Indigenous Peoples face many barriers to access appropriate health care. To support better health outcomes, the government will build more meaningful connections with Indigenous leaders and communities to identify improvements that reflect the unique nature of their communities. Immediate actions include:

  • Creating an Indigenous health division within Alberta Health.
  • Creating a $20-million fund for Indigenous communities to design and deliver innovative primary health care services and projects.
  • Creating an Indigenous patient complaints investigator and Elders roster to investigate incidences of racism during the delivery of health care and provide culturally safe support to Indigenous patients throughout the patient complaint process.
  • Investing in a community-based Indigenous patient navigator program to support Indigenous peoples throughout their health care journey.

“It is unacceptable that Indigenous Peoples continue to face so many barriers when accessing primary health care. It is crucial that all First Nations, Métis and Inuit peoples have equitable access to community-based primary health care that is culturally safe, respects their unique needs and is free of racism. These immediate actions will help us achieve that goal.”

Rick Wilson, Minister of Indigenous Relations

“The panel’s recommendations provide a clear and stable pathway to create a safe, culturally appropriate primary health care system that includes Indigenous people as partners and leaders at every stage of the development, governance and delivery of health care services. The best solutions exist within our respective communities, tailored for our unique needs and priorities. The commitments made today are an important first step toward improving health equity for Indigenous Peoples, regardless of where they live in Alberta.”

Naa Taoyi Piita Wo Taan, Dr. Tyler White, CEO, Siksika Health Services and co-chair, MAPS Indigenous Primary Health Care Advisory Panel

Quick facts

  • Advisory panels were established through MAPS in fall 2022 to identify primary health care improvements in the short term and over the next 10 years.
  • Final reports from the panels were submitted in spring 2023.
  • The strategic advisory panel final report contains 11 recommendations to refocus the system around primary health care with an emphasis on:
    • access to team-based care
    • integration between primary health care and community care
    • a foundation of a coordinated and accountable primary health care system
  • The Indigenous advisory panel final report contains 22 recommendations under five themes:
    • improve health equity for Indigenous Peoples
    • address Indigenous racism in health care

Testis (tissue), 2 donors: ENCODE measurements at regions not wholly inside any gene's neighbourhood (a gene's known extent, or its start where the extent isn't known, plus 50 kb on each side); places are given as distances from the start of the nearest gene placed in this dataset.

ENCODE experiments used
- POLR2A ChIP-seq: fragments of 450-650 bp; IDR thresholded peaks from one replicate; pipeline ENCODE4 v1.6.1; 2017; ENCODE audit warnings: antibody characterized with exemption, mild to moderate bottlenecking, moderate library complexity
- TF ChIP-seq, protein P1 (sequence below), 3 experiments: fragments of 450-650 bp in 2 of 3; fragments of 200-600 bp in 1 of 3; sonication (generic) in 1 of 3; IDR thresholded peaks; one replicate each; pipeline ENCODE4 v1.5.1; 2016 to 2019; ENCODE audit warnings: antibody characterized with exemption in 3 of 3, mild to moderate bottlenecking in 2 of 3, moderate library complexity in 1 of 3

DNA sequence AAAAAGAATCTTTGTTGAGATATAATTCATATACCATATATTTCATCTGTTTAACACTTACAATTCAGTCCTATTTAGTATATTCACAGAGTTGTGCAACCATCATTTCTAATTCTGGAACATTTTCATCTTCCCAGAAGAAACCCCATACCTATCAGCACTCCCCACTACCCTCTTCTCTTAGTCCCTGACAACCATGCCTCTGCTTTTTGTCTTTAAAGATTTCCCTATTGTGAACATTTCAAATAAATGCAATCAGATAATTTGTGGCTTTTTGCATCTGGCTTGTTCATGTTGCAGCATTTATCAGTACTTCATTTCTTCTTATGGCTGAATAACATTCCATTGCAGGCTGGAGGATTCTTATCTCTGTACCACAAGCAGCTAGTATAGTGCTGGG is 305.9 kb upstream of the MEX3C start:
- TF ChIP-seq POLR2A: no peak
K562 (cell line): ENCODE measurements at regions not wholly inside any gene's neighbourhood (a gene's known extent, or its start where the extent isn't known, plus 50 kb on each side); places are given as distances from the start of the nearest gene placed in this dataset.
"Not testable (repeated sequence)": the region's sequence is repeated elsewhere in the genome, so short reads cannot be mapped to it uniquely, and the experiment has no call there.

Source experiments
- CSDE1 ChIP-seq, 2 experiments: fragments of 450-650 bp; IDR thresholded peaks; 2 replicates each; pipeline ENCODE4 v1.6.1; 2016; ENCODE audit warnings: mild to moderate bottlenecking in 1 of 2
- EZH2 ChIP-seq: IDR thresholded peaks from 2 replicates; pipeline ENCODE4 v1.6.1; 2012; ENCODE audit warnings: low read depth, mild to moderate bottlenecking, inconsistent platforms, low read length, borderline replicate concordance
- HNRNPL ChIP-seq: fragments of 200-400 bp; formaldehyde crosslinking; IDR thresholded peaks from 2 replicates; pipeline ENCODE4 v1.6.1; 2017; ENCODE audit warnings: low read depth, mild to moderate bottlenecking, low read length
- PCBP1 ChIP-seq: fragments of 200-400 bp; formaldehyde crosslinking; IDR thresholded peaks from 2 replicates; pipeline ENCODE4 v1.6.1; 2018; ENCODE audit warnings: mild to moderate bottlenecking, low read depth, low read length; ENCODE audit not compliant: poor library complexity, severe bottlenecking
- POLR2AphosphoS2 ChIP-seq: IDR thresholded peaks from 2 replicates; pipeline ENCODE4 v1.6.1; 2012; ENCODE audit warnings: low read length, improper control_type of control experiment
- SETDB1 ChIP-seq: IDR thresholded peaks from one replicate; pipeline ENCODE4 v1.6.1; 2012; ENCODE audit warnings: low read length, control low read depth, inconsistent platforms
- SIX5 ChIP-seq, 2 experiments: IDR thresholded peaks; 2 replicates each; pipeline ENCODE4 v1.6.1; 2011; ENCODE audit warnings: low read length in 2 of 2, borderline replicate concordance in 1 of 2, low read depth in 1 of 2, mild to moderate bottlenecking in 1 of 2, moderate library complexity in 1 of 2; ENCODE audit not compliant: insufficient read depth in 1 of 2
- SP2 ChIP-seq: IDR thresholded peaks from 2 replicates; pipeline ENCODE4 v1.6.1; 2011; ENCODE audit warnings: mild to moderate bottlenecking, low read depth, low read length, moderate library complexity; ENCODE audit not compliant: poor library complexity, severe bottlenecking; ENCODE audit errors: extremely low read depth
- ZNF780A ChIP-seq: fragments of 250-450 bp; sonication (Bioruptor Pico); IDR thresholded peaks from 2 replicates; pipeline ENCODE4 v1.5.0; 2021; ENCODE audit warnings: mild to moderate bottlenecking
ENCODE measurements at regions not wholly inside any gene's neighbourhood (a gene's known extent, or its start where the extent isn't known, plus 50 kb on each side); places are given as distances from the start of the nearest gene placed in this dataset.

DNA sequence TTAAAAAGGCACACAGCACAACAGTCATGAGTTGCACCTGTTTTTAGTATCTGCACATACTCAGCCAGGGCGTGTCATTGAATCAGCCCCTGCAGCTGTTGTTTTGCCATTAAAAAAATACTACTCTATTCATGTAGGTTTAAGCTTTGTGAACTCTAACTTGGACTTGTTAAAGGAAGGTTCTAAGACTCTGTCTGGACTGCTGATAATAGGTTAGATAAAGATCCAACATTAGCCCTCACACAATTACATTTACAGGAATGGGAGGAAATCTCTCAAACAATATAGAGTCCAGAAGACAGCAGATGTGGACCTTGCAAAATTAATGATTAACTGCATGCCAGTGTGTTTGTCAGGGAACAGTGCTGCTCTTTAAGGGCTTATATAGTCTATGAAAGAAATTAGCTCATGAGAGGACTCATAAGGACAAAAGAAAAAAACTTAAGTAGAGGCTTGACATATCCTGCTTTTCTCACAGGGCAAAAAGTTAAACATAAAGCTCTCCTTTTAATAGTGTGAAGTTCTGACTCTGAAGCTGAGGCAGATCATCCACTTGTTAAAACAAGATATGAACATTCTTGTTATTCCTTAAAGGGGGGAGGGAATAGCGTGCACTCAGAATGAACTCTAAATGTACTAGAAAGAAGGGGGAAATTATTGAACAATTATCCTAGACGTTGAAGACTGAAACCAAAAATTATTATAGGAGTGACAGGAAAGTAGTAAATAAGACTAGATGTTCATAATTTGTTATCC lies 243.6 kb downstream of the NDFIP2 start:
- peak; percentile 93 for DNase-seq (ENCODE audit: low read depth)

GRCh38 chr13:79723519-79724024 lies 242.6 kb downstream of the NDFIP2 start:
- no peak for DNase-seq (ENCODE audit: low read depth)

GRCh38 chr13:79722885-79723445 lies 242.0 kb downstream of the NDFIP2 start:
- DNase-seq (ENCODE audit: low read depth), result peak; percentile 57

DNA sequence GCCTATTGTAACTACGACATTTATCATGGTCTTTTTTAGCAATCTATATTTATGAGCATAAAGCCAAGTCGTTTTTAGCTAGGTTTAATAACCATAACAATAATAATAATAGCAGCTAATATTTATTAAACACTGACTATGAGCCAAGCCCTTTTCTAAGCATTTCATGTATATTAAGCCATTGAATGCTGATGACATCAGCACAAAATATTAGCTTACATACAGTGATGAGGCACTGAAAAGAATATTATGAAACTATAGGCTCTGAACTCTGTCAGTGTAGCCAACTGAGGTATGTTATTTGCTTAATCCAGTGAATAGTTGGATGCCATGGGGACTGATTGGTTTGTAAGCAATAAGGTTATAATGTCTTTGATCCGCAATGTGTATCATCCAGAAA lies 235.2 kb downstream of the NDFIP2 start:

• build culturally safer primary health care and an Indigenous workforce
    • create system innovation and support community capacity
    • Indigenous ownership, stewardship, design and delivery of health care services
  • Budget 2023 allocated $125 million over three years to implement recommendations from MAPS.
  • The next step will be to further engage with health care partners, including Indigenous communities, to implement these immediate priorities and the broader MAPS recommendations.

Related information

This is a news release from the Government of Alberta.

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Taking wildfire operations to new heights

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Drone and helicopter testing being performed by Alberta Wildfire personnel. Photo Credit: Alberta Wildfire

Budget 2024 enables Alberta to make use of leading-edge technologies to prevent and respond to wildfires.

As Alberta heads into wildfire season, many areas of the province are experiencing heightened wildfire risk. Alberta’s government continues to prioritize new technologies and tactics that will enhance front-line response and suppression efforts.

Budget 2024 will invest an additional $151 million over the next three years for wildfire preparedness, prevention, response and mitigation. This additional funding will enhance wildland firefighting capacity with increased wildfire resources such as personnel, aircraft, drones, artificial intelligence (AI) and night-vision technology.

“Alberta’s government is well prepared for the 2024 wildfire season. We have emerging technologies that will enable us to better protect forests and communities while continuing to prioritize proactive measures that build wildfire resilience throughout the province.”

Todd Loewen, Minister of Forestry and Parks

Aerial operations are integral to firefighting efforts and increased funding will enable the province to add two additional long-term helicopter contracts, two new air tanker contracts and additional drones for aerial wildfire surveillance. Budget 2024 will also support the renewal of 130 helicopter contracts by April 1.

“We live in a time where we have access to incredible technologies and last year, we recognized some great successes from various firefighting technology pilot programs. I can say with confidence that the additional night-vision equipped helicopters and drones will make a big difference in our wildfire mitigation and response efforts this year.”

Bernie Schmitte, executive director, Alberta Wildfire

Alberta Wildfire will continue to explore, research and test new developments in wildfire prevention, mitigation, smoke detection and suppression to assess how innovative technologies can support a rapid response and help extinguish wildfires. Wildfire management best practices are always evolving, and Alberta’s government is working to stay ahead of the curve.

For future wildfire seasons, the government is exploring options to potentially expand the province’s air tanker fleet and pilot more emerging firefighting technologies.

Quick facts

  • Night-vision goggles amplify light 60,000 times and allow helicopter pilots to work overnight and conduct activities like bucketing operations.
  • Wildfire suppression efforts are more likely to be successful at night, as temperatures are usually lower, humidity is typically higher and wildfires are less active.